For all points of entry for our patients, whether it is by phone, as they arrive in a clinic or ambulatory setting, or come to our Emergency Department, the people who first encounter the patients must screen each and every patient with the screening tool that is now available in Epic (the tool will be activated once a patient’s chart is opened). For areas not currently on Epic, the same screening protocol applies, only they will conduct the process by paper. This protocol includes asking a series of “symptom” questions, and if the patient’s symptoms are consistent with Ebola, we will then ask a question related to their travel history and/or their potential exposure to anyone diagnosed with Ebola. If the answer to the second question is “yes”, we will strictly adhere to the following steps, without deviation:
- We isolate the patient.
- We put on our personal protective equipment (PPE).
- We immediately call Healthcare Epidemiology at 409-772-3192 (department) or 409-643-3133 (24/7 pager).
A detailed policy regarding patient calls has been distributed by Ambulatory Operations, and it will be reviewed with staff.
If you encounter a patient who has not yet been screened, please do so. If a patient asks why we are doing this every time they call or every time we see them, please politely explain to them that it is important for their safety, the safety of other patients, and the safety of our staff.
If a decision is made to transfer an infected patient to the UTMB-Galveston Emergency Department by ambulance, we have the necessary plans in place, as we have collaborated with Galveston EMS and Windsor Ambulance services—the two EMS agencies that serve the UTMB Health Galveston Campus and the UTMB Health Angleton Danbury Campus most often. We are currently in the process of identifying and working with other ambulance providers for our Regional Maternal Child Care Program (RMCHP) clinics. And, Correctional Managed Care (CMC) is working collaboratively with the Texas Department of Criminal Justice to finalize their plans.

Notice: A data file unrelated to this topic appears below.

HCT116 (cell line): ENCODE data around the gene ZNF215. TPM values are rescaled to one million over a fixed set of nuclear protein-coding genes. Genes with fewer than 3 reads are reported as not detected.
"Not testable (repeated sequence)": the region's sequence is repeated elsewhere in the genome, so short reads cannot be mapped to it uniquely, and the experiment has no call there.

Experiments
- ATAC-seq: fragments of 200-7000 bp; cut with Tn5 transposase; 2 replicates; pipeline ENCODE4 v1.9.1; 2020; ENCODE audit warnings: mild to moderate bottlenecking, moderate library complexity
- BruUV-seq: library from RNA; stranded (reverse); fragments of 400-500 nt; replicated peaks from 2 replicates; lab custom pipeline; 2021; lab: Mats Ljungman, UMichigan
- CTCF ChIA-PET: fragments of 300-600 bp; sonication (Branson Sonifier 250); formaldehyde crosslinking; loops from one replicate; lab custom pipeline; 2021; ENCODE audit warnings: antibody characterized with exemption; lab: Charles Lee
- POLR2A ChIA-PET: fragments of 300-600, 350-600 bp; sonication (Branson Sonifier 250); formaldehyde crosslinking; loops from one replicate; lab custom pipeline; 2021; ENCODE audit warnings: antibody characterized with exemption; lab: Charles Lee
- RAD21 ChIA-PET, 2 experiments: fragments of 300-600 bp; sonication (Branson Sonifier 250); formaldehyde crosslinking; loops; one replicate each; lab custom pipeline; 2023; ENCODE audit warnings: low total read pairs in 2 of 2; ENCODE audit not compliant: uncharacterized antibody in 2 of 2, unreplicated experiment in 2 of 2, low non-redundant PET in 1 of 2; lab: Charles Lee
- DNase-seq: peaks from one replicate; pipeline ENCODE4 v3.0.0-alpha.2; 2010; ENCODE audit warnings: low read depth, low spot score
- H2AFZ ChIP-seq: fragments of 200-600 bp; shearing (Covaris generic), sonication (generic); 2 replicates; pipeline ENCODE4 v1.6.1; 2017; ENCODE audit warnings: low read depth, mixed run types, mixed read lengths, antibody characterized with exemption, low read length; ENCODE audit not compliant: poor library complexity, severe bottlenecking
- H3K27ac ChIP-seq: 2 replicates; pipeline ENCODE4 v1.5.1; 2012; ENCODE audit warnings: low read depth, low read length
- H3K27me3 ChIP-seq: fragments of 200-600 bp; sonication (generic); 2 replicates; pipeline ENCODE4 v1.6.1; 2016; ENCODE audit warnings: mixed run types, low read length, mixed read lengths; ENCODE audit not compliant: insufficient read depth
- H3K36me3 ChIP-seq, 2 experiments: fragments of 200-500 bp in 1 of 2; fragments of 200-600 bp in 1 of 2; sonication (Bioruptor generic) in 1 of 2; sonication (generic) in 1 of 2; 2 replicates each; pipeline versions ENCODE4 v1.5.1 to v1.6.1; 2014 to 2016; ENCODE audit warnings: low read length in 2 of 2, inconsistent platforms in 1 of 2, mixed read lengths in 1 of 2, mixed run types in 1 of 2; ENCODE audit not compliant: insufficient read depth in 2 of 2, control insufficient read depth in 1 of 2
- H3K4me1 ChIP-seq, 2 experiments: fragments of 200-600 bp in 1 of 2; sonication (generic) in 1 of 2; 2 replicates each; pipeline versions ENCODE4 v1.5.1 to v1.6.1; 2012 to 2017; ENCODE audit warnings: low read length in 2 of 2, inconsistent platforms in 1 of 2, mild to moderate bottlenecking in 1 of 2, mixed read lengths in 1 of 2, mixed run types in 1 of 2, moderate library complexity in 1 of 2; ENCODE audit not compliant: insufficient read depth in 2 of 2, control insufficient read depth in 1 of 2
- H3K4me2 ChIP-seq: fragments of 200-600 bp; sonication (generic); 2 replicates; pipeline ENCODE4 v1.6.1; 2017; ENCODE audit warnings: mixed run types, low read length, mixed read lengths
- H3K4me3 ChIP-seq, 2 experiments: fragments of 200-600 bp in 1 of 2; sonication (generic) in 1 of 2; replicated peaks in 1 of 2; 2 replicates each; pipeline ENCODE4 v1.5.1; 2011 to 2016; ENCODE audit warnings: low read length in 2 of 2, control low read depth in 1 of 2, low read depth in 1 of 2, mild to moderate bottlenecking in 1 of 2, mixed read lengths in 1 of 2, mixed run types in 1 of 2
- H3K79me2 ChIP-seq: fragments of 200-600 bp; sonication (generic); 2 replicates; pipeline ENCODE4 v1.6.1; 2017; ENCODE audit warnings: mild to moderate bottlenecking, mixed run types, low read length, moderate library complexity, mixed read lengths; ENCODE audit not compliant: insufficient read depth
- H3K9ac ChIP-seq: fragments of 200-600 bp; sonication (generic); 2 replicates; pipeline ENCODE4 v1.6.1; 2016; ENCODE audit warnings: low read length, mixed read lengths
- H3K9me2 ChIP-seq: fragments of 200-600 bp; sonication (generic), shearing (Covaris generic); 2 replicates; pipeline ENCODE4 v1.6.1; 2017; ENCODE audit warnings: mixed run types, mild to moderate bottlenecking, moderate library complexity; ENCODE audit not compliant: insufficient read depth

I know that many people are anxious about Ebola in Texas and elsewhere. But please rest assured that our world-renowned infectious disease experts at UTMB have been working with this virus for ten years without any infections. We are home to the Galveston National Laboratory, the highest level biocontainment facility, which also serves as the nation’s training site for Biocontainment Safety. We have more expertise and experience with this disease than most, if not all, academic medical centers in Texas.
We are all very concerned about the people affected by this disease. However, let’s make sure that we maintain our calm and steady leadership through this time, and take comfort in the fact that working together, we are more prepared than most organizations to manage this disease.
I know many of you have questions, and even if you are not included in the care of the patient, you want to know the answers. We are currently collecting inquiries and working with individuals in the institution to gather the responses to your questions and concerns, which will be posted on our intranet once they are prepared. Please share your questions with us. You may contact us at email@example.com or using the Health System Q&A form.